Have you read the New Yorker?
I was so excited for my “12 Issues for $12” deal (I’m sure you saw the ads, they were everywhere), but much to my dismay, it turns out I don’t actually enjoy reading the New Yorker. Yes, I felt low-brow and under-educated when I came to this conclusion (I’d rather read fantasy and tongue-in-cheek news recaps from scathingly sarcastic reporters), and when my free New Yorker tote bag came in the mail, I experienced a mixture of joy and sorrow.
On the one hand, I simply love canvas tote bags. On the other hand, I knew I’d feel like the worst kind of poser if I pranced around the city with this bag.
Aside: Were you ever called a “poser” in high school? I was, and it haunts me to this day. Of course, that was a case of some snooty punk kid commenting on the fact that I dressed like a Punk-Goth and listened to the likes of Mandy Moore.
Whatever, Kevin. You can bite me.
The only thing to do, then, was turn my New Yorker tote bag into a satchel I would use!
The Up-Cycled Canvas Bag Tutorial
The whole idea started when I was digging through my fabric bin and came across this jaw-dropping beauty. I don’t know if this fabric is actually vintage, or just doing a really good impression of it, but it’s freaking stunning and I just had to make a bag out of it. Better still, a bag with a nearly bullet-proof, machine-made canvas lining.
The fabric sat inside the tote bag for weeks and weeks, partly because I’m astonishingly good at procrastinating, and partly because I kept forgetting to wash the fabric when I had other things to wash. Then, this morning, I pulled it out thinking I’d just bite the bullet and wash it alone, and I looked more closely at the cut edge. It was all fuzzy and frayed and I realized it had already been washed. Oy.
All ready to go, I pulled out my trusty measuring tape, rotary blade, and chalk. I’m afraid I don’t have pictures of this part, but it’s pretty straight forward.
As you might be able to tell from the first picture, the New Yorker tote was one with the squared-off bottom, but without the accordion sides. After a bit of hard thinking and Google searching (I’m really bad at visualizing flat into 3-dimensional), I came to the conclusion that I didn’t need any kind of fancy pattern – I just needed a rectangle.
At this point, you could, of course, cut two rectangles the size of the canvas bag, but I decided to make it one long piece. One whole piece is stronger, of course, but because the canvas liner will be taking the brunt of the weight, a two-piece outer layer would probably have been fine.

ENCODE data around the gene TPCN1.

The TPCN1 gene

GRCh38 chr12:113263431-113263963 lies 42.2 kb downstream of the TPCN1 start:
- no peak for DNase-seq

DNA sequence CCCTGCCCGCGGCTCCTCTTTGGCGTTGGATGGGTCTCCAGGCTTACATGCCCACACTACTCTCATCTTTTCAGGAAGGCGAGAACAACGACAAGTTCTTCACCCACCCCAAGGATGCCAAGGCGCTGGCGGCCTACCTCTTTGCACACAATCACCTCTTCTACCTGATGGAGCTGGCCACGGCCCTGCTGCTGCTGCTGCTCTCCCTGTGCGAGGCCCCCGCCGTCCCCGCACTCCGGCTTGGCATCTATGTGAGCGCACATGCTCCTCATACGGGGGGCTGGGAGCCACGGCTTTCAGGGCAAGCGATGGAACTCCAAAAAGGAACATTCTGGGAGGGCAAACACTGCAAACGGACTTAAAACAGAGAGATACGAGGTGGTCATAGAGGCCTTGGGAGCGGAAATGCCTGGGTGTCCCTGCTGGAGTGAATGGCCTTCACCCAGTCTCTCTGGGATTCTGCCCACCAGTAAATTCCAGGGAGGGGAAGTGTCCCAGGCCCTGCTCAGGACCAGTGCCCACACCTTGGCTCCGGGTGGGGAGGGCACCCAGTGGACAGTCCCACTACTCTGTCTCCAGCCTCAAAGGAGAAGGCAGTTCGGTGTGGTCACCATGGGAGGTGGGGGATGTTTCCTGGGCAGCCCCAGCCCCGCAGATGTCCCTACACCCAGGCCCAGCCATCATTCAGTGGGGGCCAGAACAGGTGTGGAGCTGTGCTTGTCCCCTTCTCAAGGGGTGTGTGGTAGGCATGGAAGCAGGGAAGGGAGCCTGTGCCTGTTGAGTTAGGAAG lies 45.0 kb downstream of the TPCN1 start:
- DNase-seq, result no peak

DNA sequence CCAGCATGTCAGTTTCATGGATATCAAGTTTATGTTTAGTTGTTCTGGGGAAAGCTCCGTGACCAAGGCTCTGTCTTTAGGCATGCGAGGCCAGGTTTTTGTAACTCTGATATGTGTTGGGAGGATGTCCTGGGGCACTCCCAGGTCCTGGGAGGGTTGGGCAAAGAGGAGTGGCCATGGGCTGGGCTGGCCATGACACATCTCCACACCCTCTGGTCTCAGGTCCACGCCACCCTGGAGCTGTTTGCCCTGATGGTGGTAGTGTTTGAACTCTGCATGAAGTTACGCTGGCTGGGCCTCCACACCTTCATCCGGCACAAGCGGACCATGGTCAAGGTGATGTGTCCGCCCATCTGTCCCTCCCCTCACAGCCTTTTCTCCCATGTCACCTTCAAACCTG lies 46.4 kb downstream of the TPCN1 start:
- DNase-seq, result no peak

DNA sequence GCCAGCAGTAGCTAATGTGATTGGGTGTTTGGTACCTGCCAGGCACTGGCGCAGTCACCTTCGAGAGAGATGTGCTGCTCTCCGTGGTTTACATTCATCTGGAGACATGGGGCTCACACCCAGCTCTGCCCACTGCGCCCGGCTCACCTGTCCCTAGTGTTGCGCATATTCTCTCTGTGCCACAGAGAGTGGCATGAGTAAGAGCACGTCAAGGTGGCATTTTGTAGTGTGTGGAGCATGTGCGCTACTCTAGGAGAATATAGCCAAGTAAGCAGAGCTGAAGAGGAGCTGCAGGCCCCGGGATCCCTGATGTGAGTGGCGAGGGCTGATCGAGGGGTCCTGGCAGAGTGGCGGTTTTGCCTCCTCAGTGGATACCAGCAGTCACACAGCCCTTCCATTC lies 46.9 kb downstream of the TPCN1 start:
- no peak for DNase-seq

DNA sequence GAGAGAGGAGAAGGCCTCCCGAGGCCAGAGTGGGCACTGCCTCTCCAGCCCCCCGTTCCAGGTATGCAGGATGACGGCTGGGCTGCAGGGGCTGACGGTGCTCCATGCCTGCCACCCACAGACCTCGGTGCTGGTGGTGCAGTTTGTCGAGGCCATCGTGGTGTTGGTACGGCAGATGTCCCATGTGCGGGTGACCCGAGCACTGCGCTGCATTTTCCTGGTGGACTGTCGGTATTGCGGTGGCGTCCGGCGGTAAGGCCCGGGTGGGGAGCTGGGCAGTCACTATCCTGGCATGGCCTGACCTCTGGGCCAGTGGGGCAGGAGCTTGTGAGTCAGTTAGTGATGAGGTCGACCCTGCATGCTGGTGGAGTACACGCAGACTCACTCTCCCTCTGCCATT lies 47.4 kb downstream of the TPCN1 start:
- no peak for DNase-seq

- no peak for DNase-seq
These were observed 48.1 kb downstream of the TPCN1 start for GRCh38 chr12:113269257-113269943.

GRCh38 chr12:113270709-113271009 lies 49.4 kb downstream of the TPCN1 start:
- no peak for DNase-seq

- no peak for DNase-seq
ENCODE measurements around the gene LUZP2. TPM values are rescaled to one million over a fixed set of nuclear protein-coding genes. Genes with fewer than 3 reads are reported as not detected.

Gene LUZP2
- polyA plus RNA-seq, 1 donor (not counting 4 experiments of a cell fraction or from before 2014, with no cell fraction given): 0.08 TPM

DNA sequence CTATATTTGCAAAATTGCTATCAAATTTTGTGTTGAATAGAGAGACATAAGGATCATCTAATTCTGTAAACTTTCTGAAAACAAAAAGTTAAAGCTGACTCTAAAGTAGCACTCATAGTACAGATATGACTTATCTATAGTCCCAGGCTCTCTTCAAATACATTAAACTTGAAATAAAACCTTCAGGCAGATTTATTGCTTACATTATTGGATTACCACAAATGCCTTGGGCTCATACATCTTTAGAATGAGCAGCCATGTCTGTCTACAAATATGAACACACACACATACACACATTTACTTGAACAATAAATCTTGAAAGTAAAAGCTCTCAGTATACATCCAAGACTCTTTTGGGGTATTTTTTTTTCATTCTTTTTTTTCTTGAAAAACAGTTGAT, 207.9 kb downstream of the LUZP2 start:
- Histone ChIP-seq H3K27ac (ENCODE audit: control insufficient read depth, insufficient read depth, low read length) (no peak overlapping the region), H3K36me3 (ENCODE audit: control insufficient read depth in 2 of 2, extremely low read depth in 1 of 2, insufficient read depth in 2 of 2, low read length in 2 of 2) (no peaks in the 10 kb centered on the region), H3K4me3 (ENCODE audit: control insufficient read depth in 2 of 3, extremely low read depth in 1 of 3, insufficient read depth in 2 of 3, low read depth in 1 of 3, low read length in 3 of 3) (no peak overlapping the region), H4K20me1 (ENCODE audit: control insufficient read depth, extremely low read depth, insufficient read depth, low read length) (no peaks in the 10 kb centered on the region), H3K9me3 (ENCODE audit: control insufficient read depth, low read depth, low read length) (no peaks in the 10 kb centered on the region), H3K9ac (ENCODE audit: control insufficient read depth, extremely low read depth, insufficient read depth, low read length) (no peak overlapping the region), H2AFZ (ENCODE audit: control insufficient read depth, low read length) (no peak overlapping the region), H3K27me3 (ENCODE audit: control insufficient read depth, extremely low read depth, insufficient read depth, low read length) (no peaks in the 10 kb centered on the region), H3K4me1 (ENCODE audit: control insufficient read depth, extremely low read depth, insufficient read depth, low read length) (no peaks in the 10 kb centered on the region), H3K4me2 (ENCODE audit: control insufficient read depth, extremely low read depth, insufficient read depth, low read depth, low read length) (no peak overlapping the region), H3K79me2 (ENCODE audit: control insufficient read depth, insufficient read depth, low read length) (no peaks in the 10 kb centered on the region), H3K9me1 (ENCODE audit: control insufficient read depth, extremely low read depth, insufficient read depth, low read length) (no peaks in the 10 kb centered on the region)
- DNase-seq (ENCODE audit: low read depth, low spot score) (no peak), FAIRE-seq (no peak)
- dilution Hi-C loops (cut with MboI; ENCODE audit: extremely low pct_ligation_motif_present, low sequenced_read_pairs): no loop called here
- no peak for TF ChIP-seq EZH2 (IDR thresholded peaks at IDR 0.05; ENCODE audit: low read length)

- I measured the canvas bag from the very top to the very bottom, pulling out the squared base so it laid flat. It equaled about 18″.
- Then I measured the width of the bag: 15.5″. I planned to make my outer bag about 15.75″.
- I cut out my fabric, all the while toiling and sweating over the best way to make sure the unfinished edges were cut straight (that pattern has zero lines to follow).
- Next, I hemmed the two short edges, which I planned to sew directly to the outside edge of the liner, rather than trying some fancy fold-over style that required cutting around or removing the canvas bag’s handles.
- Then I folded the strip in half width-wise and stitched up both sides, measuring again to make sure the finished width was 15.75″. (Normally, I’d hem the edges before I sewed them, but the inside of the bag will forever be covered by the liner, so I didn’t bother.)
- Then came the more complicated part (for me, at least). After sewing the base corners the wrong direction and picking out the stitches (ugh), I turned on my brain and sewed them the right way.
It turned out to be pretty easy to figure out – I just measured the stitched edge of the canvas bag (5″), which I needed to mimic, then measured down from the point on my bag (half: 2.5″), then drew a line, made sure it equaled 5″, and stitched.
In retrospect, I should have done this step first and then sewed all the way around the bag to make the hemmed top. The way I did it, the top is slightly uneven. Ah well – you live, you learn!
Once I made sure they worked with the canvas liner, I trimmed the triangles away.
And voila, a finished bag!
I was getting ready to sew the liner to the outside piece when I decided I wanted some pockets. I chose some black quilters cotton, and doubled it up so it was thicker. Then I sewed the two pieces together like a little bag, flipped them inside out, and sewed that piece onto the canvas. That way, no raw edges, and more longevity – I hope!
The first pocket:
The second pocket, divided in two:
Then, for added cuteness, I sewed a button on one side of the two-piece pocket:
Oh, by the way: While button-hunting, I found this little metal gem. Isn’t it a beauty? I’m already contemplating what to do with it!
Finally, I sewed the outside piece onto the canvas liner. Like I said, the edge wasn’t quite perfect, but I followed the hem stitch so at least the lines are straight!
And that was that!
All in all, a pretty speedy little project, and I come out one stylish tote bag richer.
Pop on a few pins and voila, I’m mixing genres just like my old high-school self.
What do you think – will you give this a try? If you do, or if you improve on it, I’d love to see/hear about it!